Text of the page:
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writing for the web

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Simon Pauley

on 2 February 2010

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Transcript of writing for the web

Writing for the web
Simon Pauley
Web Content Manager
Reading for the web
25% slower than reading from paper
28% of words on a page
Scanning
Eye tracking evidence
3 questions
1. What are you trying to convey?
2. How does it help the user?
3. What should the user do next?
The Surfing myth
Users don't ‘surf’ the web
Time pressure
User goals
If users can’t find what they are looking for…
Insights for writing for the web
People do not read web pages!
First 2 paragraphs must state the most important info
Start headings/paragraphs/bullet points with information carrying words
Write for scannability
Correct content structure – headings/paragraphs
Highlighting and emphasis to catch the eye
Bulleted or numbered lists
Use meaningful headlines rather than clever taglines
K.I.S.S.
Don’t be too clever
“I notice that you use plain, simple language, short words and brief sentences. That is the way to write English – it is the modern way and the best way.”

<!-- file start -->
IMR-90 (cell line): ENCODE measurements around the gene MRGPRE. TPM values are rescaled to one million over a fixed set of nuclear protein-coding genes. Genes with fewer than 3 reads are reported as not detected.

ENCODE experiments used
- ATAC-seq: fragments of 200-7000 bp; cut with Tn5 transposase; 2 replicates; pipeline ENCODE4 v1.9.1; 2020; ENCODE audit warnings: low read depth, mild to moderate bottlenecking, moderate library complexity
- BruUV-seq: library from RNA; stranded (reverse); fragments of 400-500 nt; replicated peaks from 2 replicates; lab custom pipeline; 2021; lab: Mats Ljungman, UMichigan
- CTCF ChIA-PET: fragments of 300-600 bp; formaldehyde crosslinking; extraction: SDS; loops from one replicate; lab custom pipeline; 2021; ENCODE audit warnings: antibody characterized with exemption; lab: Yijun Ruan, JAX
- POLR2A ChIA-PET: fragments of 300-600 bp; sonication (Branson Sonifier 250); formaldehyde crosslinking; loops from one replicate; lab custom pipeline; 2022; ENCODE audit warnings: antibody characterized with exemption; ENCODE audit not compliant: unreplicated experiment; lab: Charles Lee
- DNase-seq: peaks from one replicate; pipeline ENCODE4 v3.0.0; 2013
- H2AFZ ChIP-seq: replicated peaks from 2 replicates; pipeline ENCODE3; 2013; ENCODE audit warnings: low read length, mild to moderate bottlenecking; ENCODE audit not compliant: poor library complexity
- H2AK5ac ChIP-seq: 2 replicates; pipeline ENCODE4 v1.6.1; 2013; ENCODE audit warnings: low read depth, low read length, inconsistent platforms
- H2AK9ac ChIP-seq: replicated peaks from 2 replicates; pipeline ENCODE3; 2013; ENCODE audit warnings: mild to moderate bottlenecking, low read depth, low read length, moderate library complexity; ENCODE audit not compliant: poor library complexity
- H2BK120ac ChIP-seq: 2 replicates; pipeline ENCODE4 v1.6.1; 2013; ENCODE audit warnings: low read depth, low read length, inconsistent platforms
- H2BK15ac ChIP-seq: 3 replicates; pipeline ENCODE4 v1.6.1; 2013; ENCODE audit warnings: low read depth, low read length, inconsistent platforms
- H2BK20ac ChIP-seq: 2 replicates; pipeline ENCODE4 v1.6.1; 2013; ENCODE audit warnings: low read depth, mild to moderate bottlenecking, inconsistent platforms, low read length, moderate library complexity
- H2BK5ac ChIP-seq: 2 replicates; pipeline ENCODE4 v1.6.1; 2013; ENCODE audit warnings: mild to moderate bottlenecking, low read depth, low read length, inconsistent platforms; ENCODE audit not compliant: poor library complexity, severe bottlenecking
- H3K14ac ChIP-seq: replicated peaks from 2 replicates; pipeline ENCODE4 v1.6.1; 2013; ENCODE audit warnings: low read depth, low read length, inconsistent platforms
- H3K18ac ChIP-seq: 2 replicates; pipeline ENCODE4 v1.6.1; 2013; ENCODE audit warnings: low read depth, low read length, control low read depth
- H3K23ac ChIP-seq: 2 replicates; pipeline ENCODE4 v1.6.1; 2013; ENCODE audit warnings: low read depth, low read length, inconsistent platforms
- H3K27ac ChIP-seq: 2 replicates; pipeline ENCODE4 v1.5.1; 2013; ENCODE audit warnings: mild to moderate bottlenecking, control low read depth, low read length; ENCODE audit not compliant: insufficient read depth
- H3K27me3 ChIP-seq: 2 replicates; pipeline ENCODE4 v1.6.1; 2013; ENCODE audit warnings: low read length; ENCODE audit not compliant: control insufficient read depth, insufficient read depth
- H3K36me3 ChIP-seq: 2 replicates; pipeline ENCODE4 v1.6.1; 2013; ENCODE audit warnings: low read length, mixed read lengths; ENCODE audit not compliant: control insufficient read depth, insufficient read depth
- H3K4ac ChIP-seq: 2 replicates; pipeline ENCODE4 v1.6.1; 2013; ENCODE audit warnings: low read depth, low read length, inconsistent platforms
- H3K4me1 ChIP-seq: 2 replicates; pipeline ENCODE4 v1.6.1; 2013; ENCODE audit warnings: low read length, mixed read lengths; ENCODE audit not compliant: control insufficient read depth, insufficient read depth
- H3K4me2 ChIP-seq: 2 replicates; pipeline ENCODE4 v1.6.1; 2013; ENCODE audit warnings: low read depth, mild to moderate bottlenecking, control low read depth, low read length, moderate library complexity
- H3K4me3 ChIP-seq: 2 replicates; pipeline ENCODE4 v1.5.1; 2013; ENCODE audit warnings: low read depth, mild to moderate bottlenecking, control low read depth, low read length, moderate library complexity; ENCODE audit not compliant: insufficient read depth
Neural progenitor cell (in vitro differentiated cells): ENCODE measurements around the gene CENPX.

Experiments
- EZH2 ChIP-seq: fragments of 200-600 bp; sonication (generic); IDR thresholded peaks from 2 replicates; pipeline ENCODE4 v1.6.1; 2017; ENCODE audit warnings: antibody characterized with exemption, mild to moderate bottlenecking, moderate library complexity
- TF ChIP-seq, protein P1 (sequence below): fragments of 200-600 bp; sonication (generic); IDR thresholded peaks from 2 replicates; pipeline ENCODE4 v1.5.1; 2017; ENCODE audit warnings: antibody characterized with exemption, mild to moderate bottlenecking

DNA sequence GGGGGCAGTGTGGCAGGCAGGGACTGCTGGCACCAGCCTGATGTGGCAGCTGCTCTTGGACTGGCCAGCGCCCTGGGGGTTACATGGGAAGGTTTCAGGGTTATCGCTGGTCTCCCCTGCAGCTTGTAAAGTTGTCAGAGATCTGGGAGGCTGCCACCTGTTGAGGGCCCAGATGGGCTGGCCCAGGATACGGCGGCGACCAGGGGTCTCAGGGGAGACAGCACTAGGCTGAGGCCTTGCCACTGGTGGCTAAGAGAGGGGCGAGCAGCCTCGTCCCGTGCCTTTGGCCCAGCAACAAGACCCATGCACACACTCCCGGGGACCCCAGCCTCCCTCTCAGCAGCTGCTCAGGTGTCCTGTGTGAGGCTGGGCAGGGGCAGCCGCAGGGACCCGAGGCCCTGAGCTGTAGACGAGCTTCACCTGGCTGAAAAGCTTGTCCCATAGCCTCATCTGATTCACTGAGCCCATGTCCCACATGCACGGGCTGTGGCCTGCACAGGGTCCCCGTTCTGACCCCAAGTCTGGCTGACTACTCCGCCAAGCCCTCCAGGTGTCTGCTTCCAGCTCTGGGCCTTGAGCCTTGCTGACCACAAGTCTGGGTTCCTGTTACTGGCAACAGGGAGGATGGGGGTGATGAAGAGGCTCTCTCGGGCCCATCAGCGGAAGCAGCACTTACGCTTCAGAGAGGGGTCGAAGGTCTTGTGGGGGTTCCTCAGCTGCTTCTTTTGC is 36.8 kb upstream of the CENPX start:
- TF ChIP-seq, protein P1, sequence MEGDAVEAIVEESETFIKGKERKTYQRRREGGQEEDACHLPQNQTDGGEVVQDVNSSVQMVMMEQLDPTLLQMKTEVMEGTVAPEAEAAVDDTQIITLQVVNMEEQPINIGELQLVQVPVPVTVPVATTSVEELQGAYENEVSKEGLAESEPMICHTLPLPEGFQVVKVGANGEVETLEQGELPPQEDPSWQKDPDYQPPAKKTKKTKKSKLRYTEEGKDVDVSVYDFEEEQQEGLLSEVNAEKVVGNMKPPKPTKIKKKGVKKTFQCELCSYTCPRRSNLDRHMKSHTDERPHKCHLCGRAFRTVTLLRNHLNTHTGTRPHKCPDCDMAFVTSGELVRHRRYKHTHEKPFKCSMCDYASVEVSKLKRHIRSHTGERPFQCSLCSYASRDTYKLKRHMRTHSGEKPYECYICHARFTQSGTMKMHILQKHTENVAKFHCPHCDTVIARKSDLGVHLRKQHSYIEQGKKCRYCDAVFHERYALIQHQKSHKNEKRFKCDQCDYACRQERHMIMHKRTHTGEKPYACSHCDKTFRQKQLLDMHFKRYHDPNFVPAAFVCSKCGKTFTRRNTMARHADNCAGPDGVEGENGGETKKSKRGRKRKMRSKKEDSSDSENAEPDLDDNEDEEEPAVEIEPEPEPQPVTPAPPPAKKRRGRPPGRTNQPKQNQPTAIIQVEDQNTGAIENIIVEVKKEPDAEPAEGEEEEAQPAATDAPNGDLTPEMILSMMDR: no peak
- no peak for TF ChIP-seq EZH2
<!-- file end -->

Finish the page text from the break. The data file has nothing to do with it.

Mark Twain (1880)
Don’t make users think
Remove all user questions
Use simple and direct language
Remove sales/marketing speak
Writing style
Avoid slang or jargon
Use shorter words where possible
Avoid complex sentence structures
One idea per sentence
Use active words
One idea per paragraph
Improves scanning
Reduces risk of skipping important information
Very effective when combined with front-loading content
Front-loading content
Conclusion first
Followed by what, how, where, when and why
Best example: newspapers
Use descriptive
heading/sub-headings
Easy scanning of sub-themes
Group on-page content into logical groups
Embolden important words
Descriptive link text
Use meaningful text for the link
Make sure the link adds value
Don’t use ‘Click here’ or similar
Use lists
Easier to scan
Are less intimidating than a block of text
Usually more succinct
Remember
79% scan
25% slower
50%
Keywords
First sentences of paragraphs
Highlighted text
Headings
People will not read your web pages!
Make sure the user can quickly tell what the content is about.
Put the vital content first
How much can you see in 35 seconds?
Time spent on the home page by inexperienced users
(reduces to 25 seconds if web user is experienced)
Conclusion first
Followed by what, how, where, when and why
Best example: newspapers
50%
OVERVIEW
Content process
Writing for the web
Team overview
WCRF
Publishing Process
And finally...
ConstructionSkills Eteam
What do we do?
Websites:
cskills.org
bconstructive.co.uk
caalliance.co.uk
cbediploma.co.uk
construction.nsacademy.co.uk
and, nthg.org.uk
+ Intranet
Search Engine Optimisation (SEO)
Usability
Enewsletters
Social Media
Stats - we measure everything
Full transcript